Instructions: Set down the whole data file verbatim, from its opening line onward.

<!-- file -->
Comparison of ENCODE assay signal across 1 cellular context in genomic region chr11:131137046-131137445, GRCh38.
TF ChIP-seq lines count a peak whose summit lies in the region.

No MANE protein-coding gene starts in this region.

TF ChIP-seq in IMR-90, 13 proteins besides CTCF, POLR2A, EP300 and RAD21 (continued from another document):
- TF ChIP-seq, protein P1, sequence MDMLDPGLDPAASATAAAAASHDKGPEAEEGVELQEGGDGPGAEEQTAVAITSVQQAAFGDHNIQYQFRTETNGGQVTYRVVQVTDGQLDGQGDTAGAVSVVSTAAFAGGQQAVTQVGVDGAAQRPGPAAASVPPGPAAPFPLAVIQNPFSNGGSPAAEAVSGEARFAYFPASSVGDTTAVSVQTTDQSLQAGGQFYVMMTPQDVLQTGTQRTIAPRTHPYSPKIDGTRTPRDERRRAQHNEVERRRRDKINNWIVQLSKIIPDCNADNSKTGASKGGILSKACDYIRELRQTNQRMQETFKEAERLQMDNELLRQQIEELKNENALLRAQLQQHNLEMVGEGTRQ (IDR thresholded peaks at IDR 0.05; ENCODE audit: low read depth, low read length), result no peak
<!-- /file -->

Comparison of ENCODE assay signal across 1 cellular context in genomic region chr11:131137046-131137445, GRCh38.
TF ChIP-seq lines count a peak whose summit lies in the region.

No MANE protein-coding gene starts in this region.

TF ChIP-seq in IMR-90, 13 proteins besides CTCF, POLR2A, EP300 and RAD21 (continued from another document):
- TF ChIP-seq, protein P1, sequence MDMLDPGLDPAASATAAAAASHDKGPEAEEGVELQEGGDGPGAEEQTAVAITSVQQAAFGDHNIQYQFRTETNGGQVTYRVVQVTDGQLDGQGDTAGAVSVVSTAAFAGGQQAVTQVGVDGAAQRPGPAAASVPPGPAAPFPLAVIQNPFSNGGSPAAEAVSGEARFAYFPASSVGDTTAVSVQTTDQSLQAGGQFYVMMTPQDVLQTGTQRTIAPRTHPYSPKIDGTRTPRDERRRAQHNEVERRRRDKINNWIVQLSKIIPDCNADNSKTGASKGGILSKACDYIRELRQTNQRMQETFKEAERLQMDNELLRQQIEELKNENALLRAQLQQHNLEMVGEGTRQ (IDR thresholded peaks at IDR 0.05; ENCODE audit: low read depth, low read length), result no peak